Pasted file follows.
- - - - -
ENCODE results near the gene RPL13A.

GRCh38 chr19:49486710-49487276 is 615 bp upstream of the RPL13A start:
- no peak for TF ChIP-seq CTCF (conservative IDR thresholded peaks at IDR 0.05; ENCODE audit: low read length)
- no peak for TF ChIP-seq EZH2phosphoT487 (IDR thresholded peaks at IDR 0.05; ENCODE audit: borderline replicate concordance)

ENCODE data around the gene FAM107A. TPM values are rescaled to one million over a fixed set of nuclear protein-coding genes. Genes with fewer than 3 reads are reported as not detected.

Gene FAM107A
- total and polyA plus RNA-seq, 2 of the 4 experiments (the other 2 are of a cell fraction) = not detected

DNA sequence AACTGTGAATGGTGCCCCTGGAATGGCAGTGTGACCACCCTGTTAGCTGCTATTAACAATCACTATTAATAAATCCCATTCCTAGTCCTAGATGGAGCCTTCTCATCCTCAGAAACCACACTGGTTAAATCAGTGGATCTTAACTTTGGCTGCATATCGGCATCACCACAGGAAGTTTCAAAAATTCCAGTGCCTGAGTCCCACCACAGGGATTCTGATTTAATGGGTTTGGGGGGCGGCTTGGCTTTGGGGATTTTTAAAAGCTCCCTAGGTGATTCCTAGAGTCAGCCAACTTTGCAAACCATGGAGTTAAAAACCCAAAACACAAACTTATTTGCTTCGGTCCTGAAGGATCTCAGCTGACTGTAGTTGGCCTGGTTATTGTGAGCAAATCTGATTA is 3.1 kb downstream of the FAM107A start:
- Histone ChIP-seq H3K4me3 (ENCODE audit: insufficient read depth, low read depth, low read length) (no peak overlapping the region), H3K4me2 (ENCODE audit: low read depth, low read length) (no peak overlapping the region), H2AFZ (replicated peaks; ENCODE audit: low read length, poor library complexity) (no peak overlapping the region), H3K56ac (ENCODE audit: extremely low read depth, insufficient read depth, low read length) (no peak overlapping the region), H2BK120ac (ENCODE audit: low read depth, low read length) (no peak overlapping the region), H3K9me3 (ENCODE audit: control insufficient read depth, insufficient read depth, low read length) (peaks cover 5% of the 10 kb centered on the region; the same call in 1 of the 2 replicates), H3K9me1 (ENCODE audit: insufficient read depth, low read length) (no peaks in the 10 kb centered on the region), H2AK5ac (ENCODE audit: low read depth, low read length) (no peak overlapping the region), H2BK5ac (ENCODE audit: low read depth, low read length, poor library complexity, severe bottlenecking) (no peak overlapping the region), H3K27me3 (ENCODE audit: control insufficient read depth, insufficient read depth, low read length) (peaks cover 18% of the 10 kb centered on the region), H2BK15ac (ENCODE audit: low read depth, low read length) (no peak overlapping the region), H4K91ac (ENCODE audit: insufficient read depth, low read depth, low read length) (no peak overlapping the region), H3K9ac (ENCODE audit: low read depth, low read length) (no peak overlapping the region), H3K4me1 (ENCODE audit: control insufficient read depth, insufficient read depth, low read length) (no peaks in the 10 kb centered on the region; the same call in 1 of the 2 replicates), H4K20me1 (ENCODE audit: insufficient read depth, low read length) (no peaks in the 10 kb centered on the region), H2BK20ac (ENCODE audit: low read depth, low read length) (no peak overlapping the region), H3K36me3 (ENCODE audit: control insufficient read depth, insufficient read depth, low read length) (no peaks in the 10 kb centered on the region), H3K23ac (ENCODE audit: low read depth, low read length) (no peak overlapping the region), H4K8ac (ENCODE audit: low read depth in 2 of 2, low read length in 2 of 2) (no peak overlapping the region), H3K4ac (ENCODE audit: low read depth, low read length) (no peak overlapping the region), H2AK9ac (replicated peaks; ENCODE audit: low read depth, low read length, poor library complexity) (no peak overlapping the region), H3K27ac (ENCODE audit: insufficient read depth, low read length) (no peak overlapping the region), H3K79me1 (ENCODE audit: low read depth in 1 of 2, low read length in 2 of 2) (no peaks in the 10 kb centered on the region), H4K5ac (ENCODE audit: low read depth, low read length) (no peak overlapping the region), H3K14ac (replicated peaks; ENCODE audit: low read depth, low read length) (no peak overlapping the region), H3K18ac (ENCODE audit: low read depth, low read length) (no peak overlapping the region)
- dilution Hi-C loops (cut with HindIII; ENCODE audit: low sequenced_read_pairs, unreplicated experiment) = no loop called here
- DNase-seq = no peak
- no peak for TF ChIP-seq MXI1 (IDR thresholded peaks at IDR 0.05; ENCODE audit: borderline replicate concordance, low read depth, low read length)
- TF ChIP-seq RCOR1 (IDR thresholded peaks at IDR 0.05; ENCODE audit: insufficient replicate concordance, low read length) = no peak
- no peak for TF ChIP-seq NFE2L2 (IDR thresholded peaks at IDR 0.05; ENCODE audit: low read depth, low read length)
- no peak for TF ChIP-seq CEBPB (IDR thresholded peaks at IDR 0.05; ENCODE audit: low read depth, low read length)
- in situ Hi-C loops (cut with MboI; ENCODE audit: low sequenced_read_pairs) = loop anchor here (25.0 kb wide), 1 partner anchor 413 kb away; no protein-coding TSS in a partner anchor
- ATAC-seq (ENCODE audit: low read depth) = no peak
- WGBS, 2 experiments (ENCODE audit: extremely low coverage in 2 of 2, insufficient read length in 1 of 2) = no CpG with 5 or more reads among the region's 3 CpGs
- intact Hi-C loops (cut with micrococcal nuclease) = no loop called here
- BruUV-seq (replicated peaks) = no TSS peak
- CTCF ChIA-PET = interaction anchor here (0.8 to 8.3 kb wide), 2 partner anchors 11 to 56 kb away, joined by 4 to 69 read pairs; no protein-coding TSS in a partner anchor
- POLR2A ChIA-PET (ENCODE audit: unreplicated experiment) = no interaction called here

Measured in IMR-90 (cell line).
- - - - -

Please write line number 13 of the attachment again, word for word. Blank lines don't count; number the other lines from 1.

- TF ChIP-seq RCOR1 (IDR thresholded peaks at IDR 0.05; ENCODE audit: insufficient replicate concordance, low read length) = no peak